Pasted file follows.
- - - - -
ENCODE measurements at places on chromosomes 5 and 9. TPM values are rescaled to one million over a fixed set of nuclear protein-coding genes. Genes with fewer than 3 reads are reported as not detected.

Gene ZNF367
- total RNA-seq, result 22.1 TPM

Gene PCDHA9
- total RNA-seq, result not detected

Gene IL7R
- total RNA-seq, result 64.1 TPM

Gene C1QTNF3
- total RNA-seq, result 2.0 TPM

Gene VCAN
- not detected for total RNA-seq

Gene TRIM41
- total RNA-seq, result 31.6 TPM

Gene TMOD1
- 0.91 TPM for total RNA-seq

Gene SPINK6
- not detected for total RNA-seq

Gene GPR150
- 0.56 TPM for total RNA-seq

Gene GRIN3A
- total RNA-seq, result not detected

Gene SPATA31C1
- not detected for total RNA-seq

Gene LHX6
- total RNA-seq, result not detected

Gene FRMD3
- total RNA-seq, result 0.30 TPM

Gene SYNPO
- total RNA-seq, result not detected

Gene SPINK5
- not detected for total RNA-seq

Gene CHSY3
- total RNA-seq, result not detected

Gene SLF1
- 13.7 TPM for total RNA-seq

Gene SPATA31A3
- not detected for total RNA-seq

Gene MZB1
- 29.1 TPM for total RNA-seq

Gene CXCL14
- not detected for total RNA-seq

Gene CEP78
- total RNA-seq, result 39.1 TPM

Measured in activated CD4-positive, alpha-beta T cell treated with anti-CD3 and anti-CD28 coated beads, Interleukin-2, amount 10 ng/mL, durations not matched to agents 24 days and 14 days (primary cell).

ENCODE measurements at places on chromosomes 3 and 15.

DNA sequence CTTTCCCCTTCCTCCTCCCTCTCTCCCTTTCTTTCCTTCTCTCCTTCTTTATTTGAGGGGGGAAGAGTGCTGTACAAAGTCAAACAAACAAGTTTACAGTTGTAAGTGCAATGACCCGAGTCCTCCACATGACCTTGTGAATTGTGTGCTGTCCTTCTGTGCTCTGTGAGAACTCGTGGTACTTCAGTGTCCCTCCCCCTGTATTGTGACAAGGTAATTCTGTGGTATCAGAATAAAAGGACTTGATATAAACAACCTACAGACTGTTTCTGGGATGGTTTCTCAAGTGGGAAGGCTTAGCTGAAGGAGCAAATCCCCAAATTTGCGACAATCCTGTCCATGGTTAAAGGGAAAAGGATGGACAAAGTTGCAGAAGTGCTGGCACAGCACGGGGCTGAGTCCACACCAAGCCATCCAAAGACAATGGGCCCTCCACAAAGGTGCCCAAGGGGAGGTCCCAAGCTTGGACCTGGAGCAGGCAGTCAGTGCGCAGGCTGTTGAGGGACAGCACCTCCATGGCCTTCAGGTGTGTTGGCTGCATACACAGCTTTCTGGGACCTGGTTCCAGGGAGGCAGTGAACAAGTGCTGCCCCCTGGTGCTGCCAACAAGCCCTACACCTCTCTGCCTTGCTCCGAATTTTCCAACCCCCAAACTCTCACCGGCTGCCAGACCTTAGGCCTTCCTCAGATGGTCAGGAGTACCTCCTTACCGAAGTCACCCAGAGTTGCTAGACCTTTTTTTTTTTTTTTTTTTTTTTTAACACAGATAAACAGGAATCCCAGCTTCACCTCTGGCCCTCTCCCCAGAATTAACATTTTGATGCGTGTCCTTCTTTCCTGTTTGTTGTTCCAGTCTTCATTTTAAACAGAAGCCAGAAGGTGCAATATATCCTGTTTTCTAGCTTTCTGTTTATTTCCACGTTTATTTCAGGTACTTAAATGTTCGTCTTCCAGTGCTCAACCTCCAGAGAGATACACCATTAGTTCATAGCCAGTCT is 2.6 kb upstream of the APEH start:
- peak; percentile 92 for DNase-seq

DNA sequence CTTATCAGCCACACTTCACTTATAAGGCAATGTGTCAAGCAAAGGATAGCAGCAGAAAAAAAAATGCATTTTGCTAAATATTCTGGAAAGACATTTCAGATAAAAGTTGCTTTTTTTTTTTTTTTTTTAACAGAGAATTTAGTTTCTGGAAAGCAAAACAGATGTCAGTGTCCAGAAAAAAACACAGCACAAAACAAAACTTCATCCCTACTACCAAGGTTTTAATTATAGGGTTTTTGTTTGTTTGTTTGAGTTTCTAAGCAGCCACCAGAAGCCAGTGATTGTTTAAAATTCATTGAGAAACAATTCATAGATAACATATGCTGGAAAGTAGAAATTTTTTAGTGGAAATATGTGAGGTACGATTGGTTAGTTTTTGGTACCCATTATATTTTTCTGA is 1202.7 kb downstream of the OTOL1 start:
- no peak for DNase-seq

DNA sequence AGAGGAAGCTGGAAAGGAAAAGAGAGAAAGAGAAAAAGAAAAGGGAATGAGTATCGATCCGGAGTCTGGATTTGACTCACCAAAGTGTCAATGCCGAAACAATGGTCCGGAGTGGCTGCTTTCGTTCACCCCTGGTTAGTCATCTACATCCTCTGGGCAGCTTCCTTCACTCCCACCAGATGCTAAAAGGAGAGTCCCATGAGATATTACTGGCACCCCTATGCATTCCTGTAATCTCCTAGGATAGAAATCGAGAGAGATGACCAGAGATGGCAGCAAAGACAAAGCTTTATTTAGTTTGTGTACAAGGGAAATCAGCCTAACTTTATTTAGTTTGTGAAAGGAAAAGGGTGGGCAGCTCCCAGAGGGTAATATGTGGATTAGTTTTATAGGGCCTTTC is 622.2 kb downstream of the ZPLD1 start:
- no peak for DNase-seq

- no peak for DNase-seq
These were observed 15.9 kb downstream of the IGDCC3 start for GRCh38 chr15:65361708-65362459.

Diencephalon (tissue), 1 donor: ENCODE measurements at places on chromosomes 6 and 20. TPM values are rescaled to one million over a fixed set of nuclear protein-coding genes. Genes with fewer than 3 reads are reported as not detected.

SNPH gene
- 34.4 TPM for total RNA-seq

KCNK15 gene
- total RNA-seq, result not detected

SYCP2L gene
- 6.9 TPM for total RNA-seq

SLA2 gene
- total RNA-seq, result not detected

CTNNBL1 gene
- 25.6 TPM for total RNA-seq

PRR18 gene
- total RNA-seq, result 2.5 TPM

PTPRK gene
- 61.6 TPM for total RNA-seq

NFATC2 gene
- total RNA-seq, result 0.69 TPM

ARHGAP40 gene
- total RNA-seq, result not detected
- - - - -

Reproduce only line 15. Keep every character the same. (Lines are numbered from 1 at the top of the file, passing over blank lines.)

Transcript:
- 0.91 TPM for total RNA-seq